Last week we reflected on Jesus in his image as the Good Shepherd, walking the road ahead of us, protecting us from harm as the Sheep-gate. If you feel afraid or hesitant to draw close to him, don’t be. Sometimes people who’ve been hurt by love are even afraid of God too. That’s understandable. Just don’t be afraid! There is nothing to be afraid of.  Put your big toe in. The water’s warm. You’re in for the biggest surprise of your life!

Gentle Jesus, I thank you for guiding me along the way of my life,

I thank you for leading me on my life-long search for You, my Truth;

may I finally be united to you, my Life!

But most of all, I beg of you, to be with all of those who are struggling this day in any way because of this terrible disease ~ those who are sick, those who take care of them, those who worried about their jobs and finances, those in leadership positions to help guide us through this.

And finally, bless all of our mothers, grandmothers and mothers-to-be on this Mothers’ day. 

May Our Blessed Lady watch over us all! Amen!  

And now before you go, here’s the song ” I am the way and the truth and the life.Click Here. 

And here are this Sunday’s Mass readings if you’d like to reflect on them.Click here.   

With love, 

Bob Traupman 

Contemplative Writer

William Barclay The Daily Study Bible Series / the Gospel of John – Volume 2                                Revised Edition / Westminster Press – Philadelphia – 1975/ pp. 154-9.

 

 

 

 

Shepherd me, O God ~ Do you really want God to shepherd you?

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The Fourth Sunday of Easter ~ May 3rd, 2020

Good Shepherd Sunday

Have you ever thought about how shepherds handle their sheep? In many places even today they follow their shepherd, who walks in front of them. They’re not goaded like cattle. Cowboys herd cattle from behind, pushing them forward. Not so with sheep.

Muse a bit about  Jesus as the Good Shepherd – Jesus walking ahead of us along the way. He shows us the way. He’s been there ahead of us. In Mark 10:32, we are told that the disciples were going up to Jerusalem “and Jesus was leading the way.” And of course, along the way, he was teaching and forming them. And that’s how it can be with you and me!

Apparently, it is the voice of the shepherd that controls the sheep. “My sheep hear my voice,”says Jesus. The sheep pick out the voice of their one only shepherd from that of others. They only follow the one whose voice they recognize.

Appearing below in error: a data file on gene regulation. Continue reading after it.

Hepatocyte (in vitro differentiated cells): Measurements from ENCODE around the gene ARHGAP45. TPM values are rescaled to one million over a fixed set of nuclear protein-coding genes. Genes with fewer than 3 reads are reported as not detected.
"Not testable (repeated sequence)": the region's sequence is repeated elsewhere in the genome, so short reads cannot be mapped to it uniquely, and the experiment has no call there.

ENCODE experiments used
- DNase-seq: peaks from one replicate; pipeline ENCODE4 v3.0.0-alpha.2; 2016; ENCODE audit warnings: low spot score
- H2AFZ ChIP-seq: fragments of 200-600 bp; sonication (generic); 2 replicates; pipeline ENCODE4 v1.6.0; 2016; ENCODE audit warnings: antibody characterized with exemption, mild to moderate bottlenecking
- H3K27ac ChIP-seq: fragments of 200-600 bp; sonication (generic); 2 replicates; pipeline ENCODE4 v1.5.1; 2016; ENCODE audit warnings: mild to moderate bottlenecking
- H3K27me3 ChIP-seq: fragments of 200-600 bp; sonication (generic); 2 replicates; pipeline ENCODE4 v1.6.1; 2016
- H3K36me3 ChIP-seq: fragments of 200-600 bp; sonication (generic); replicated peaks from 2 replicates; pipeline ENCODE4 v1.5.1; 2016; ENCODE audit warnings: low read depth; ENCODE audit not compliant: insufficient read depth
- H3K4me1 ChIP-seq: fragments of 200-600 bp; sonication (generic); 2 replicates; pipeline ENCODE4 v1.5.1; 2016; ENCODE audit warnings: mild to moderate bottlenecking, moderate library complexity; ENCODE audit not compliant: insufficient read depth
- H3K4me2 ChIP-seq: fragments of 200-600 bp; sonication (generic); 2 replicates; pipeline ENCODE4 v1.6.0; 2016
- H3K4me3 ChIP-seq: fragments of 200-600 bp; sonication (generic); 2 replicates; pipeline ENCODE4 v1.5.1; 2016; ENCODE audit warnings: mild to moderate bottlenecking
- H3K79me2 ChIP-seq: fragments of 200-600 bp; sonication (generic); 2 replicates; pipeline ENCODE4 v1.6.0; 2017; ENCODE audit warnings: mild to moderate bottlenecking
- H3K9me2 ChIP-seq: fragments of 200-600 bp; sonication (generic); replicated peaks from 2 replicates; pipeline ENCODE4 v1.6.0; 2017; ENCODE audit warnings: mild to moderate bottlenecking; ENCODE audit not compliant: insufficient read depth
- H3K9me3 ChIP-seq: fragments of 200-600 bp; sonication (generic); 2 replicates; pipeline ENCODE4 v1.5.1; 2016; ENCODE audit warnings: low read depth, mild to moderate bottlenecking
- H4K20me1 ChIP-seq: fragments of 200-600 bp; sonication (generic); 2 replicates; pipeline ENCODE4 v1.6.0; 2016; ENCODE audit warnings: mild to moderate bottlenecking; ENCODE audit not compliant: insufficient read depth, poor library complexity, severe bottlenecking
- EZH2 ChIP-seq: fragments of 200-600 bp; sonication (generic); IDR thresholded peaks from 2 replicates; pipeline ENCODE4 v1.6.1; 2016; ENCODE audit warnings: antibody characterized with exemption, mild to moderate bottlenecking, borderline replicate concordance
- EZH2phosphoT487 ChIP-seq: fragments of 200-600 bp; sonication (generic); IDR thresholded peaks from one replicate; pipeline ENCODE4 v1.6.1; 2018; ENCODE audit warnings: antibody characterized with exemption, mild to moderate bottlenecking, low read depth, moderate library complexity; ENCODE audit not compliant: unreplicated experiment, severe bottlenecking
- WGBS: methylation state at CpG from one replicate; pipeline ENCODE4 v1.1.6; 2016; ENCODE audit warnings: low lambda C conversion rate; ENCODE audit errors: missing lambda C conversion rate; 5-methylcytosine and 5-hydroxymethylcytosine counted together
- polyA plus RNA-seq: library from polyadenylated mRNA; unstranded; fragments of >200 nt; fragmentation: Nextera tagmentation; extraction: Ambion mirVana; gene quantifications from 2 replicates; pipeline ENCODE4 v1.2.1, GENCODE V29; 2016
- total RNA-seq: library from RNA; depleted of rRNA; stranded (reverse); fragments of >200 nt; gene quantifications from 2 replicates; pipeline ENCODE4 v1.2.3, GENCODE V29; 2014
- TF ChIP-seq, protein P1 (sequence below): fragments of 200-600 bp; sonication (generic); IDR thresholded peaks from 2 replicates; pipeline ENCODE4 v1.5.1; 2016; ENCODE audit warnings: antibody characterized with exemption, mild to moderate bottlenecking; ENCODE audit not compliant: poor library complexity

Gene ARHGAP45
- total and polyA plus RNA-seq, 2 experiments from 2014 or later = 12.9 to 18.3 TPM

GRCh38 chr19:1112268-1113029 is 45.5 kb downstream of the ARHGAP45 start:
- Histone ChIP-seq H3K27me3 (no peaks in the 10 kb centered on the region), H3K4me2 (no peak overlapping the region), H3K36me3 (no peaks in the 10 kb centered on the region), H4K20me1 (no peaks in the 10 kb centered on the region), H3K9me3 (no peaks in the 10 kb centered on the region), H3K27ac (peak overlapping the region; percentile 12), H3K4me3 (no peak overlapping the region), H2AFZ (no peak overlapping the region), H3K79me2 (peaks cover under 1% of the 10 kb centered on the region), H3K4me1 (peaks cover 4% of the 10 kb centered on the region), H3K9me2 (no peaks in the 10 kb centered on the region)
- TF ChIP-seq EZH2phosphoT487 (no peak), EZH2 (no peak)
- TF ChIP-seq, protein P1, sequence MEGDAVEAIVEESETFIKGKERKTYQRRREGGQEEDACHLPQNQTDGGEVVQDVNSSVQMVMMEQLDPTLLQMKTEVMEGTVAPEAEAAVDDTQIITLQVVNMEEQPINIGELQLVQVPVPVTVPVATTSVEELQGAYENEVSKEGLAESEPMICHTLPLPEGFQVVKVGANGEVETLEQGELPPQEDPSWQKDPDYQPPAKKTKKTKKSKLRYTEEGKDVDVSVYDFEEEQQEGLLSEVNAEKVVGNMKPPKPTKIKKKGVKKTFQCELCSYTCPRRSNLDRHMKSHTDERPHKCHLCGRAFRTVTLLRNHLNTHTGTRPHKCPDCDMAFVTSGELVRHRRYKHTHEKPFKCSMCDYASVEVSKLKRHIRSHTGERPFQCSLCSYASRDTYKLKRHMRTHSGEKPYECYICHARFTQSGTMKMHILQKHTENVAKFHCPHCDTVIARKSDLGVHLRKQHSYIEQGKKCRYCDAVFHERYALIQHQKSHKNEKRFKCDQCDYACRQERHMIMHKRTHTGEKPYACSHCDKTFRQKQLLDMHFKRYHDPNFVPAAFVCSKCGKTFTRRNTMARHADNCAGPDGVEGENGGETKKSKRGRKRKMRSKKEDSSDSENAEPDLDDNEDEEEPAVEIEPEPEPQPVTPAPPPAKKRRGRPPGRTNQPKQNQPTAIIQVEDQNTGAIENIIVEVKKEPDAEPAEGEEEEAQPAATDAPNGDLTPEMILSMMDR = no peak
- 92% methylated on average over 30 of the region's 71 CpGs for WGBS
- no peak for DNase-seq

In another place in the text, Jesus distinguishes between true and false shepherds. The false ones are hired hands that won’t go out of their way to help the sheep. The good shepherd is the one dedicated to his sheep and his care.

The concept of the Messiah as the Good Shepherd appeared frequently in the Old Testament, notably in the prophet Ezekiel. All of Chapter 34 is dedicated to the good shepherd. Ezekiel warns of the peril of following false shepherds who lead their flocks astray.  He admonishes to seek the good shepherd: “The Lost I will seek out, the strayed I will bring back, the injured I will bind up, the sick I will heal. . . . Thus shall they know that I the Lord, am their God, and they are my people.”

And, of course David was the Shepherd King of Israel, having written our beloved Psalm 23 ~ “The Lord is my Shepherd, I shall not want.”

The words  of Ezekiel were as familiar to the Jews in the time of Jesus as they can be to us in this difficult time of  the coronavirus: the lost, the injured, the sick and those who are struggling to care for them.  The Jews, too, recognized the difference between a good shepherd and a hireling, who was more interested in his pay than the welfare of the flock. (And isn’t that the same in our time, with politicians who don’t seem to care.)

While we love the image of the Good Shepherd, most of us lack firsthand acquaintance with either a shepherd or with sheep. But picture this  as shown to us by Professor Barclay. . .

The life of a shepherd in Palestine was very hard. He was never off duty. The sheep were bound to wander, and had to be constantly watched.  On the narrow plateau the ground dipped sharply down to the craggy deserts and the sheep were liable to stray away and get lost. The shepherd’s task was not only constant but dangerous, for he not only had to guard the flock but to protect them from wild animals and thieves and robbers. He was out there with them in all kinds of weather, day and night.